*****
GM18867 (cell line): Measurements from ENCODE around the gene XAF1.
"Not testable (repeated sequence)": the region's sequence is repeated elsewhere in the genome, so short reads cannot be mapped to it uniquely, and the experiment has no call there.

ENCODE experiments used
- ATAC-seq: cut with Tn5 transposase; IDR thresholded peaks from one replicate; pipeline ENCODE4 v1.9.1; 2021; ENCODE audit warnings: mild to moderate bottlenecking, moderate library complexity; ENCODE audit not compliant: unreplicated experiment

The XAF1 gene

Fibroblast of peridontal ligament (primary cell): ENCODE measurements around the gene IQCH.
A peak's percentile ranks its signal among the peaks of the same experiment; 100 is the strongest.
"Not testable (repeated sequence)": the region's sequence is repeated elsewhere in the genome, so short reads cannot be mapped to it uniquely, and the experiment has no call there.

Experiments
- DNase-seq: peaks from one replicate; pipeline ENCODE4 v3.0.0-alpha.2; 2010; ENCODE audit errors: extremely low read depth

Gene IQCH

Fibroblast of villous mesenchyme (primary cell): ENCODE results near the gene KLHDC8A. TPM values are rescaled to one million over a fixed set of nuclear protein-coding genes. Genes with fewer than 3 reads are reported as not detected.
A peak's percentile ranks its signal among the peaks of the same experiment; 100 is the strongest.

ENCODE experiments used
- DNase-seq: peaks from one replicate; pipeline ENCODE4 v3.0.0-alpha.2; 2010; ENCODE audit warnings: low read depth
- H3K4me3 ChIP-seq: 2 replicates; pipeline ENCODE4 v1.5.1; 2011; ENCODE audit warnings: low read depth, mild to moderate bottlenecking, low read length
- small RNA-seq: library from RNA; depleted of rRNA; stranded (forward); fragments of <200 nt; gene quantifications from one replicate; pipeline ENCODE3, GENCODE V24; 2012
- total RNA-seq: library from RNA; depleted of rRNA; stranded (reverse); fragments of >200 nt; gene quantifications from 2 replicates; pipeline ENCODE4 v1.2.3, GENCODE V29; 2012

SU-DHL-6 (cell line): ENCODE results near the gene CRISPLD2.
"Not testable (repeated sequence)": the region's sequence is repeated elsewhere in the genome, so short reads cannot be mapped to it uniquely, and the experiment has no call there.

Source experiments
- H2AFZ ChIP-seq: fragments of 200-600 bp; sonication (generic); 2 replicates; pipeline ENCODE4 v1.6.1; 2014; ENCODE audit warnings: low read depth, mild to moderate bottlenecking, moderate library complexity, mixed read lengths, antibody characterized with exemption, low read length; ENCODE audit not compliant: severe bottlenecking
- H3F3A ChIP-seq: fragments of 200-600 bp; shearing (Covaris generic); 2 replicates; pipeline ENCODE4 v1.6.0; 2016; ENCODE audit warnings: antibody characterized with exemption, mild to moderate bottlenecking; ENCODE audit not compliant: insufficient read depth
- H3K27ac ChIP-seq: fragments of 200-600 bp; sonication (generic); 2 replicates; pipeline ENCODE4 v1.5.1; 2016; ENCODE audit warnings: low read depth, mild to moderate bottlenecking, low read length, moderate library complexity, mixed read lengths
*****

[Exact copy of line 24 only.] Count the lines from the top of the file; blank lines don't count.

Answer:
- H3K27ac ChIP-seq: fragments of 200-600 bp; sonication (generic); 2 replicates; pipeline ENCODE4 v1.5.1; 2016; ENCODE audit warnings: low read depth, mild to moderate bottlenecking, low read length, moderate library complexity, mixed read lengths